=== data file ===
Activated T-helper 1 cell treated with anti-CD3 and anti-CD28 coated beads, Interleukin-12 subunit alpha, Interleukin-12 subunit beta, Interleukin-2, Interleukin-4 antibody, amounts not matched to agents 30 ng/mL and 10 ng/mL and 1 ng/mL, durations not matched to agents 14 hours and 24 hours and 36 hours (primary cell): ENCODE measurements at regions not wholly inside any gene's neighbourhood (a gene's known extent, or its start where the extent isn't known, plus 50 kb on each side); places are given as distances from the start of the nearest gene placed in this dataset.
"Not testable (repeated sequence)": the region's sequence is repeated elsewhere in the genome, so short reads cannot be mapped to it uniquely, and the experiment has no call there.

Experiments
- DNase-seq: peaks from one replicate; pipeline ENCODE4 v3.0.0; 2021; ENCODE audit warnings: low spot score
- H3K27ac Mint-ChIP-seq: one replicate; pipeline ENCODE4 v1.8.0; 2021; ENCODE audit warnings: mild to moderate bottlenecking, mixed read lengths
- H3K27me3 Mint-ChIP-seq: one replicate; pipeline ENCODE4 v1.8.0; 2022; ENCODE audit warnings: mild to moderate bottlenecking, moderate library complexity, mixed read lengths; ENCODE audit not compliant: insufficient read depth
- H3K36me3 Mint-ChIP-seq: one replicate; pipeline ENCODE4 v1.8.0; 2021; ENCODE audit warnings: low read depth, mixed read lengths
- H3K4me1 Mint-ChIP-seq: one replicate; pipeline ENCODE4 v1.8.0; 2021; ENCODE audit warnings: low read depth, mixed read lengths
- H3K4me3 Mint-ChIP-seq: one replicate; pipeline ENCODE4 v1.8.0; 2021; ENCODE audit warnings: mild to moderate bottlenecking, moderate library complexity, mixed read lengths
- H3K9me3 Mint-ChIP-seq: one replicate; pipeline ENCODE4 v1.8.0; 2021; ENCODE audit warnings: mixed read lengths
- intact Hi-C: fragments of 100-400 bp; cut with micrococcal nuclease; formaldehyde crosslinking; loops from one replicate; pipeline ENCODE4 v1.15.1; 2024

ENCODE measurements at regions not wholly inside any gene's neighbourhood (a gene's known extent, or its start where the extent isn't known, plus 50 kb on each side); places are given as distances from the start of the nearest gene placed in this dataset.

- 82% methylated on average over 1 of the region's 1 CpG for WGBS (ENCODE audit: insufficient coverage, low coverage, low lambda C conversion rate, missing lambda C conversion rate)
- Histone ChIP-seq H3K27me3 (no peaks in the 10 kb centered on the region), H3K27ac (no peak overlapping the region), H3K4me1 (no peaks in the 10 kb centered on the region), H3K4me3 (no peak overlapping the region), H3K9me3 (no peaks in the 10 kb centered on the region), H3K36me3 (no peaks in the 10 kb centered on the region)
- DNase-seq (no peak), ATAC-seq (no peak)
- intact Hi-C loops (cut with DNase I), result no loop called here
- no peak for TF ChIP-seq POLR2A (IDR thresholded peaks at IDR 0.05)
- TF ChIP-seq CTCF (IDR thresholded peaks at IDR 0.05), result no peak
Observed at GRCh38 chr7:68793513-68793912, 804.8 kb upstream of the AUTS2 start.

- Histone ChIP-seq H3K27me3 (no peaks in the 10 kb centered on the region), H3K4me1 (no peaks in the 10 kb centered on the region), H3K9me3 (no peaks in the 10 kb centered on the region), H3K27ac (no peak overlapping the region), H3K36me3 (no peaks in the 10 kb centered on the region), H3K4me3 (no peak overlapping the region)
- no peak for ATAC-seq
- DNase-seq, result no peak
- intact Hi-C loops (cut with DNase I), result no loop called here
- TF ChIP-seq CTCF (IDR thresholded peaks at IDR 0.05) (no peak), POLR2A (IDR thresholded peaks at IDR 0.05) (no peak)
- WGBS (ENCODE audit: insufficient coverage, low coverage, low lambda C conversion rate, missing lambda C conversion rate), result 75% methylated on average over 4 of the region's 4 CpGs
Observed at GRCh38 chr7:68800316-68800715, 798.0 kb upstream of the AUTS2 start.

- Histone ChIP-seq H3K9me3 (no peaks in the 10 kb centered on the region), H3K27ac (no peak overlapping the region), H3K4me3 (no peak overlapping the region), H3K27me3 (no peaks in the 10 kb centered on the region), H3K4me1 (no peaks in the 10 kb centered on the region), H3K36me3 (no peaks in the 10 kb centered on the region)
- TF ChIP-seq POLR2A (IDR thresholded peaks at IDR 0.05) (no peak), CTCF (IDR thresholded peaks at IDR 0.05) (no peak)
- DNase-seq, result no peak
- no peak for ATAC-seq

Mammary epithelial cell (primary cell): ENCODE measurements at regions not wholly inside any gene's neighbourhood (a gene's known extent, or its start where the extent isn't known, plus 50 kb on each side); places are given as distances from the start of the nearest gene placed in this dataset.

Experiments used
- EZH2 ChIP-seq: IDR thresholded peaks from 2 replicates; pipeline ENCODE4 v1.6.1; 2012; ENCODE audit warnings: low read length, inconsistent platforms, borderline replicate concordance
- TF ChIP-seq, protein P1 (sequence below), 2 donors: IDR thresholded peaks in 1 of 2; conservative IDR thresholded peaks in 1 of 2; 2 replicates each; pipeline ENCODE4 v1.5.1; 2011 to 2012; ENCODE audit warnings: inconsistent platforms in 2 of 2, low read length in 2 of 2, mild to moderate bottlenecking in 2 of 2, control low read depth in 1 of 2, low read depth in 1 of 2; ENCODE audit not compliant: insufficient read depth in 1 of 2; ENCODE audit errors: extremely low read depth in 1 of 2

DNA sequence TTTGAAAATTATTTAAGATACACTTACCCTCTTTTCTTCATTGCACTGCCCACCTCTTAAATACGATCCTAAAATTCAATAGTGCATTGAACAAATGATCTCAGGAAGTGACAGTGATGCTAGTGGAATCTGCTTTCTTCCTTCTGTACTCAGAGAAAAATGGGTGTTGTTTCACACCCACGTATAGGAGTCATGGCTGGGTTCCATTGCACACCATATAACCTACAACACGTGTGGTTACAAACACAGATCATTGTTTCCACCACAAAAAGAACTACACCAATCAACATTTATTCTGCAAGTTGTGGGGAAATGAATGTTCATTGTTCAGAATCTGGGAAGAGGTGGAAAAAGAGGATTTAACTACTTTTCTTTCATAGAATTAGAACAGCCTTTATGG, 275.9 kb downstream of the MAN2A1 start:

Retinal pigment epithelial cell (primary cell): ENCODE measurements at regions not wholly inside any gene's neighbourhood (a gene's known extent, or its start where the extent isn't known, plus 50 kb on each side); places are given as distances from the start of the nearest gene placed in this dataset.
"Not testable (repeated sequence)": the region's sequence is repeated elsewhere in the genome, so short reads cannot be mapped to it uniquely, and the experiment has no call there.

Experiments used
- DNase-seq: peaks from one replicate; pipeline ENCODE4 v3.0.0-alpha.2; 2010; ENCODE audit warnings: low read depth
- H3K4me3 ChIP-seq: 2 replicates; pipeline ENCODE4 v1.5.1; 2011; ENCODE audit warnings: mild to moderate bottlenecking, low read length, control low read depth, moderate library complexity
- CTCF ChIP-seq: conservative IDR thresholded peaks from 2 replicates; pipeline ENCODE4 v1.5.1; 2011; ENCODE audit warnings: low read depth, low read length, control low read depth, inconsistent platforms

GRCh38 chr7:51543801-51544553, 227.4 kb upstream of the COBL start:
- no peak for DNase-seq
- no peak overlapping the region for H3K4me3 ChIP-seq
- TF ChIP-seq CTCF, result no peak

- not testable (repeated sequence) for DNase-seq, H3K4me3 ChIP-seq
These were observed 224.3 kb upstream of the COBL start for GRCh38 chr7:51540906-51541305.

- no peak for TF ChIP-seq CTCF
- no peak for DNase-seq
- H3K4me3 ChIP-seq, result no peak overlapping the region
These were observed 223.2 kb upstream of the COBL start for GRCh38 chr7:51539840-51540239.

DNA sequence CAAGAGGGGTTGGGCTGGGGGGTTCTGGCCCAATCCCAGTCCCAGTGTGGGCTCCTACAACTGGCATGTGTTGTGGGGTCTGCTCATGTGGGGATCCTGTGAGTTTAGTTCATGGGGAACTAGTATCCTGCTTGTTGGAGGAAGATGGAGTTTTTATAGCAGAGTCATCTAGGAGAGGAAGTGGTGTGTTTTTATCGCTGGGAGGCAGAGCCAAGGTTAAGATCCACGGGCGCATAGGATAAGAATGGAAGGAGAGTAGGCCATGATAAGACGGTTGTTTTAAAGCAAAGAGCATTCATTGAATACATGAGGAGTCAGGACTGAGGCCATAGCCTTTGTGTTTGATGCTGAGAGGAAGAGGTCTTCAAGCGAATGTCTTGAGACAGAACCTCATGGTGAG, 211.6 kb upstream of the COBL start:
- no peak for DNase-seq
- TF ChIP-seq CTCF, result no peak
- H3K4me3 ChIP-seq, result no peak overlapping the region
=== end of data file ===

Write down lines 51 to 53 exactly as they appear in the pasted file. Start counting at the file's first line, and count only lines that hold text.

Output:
These were observed 223.2 kb upstream of the COBL start for GRCh38 chr7:51539840-51540239.

DNA sequence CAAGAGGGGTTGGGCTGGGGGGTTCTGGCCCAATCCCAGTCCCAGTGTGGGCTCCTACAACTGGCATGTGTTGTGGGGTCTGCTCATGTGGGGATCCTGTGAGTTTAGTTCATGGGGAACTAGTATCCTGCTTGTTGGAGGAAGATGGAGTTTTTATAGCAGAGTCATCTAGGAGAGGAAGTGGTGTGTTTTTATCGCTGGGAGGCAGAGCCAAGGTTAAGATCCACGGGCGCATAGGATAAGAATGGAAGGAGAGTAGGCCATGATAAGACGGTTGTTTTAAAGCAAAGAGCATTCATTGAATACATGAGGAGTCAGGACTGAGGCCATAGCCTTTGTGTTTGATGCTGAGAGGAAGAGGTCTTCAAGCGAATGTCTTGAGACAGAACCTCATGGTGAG, 211.6 kb upstream of the COBL start:
- no peak for DNase-seq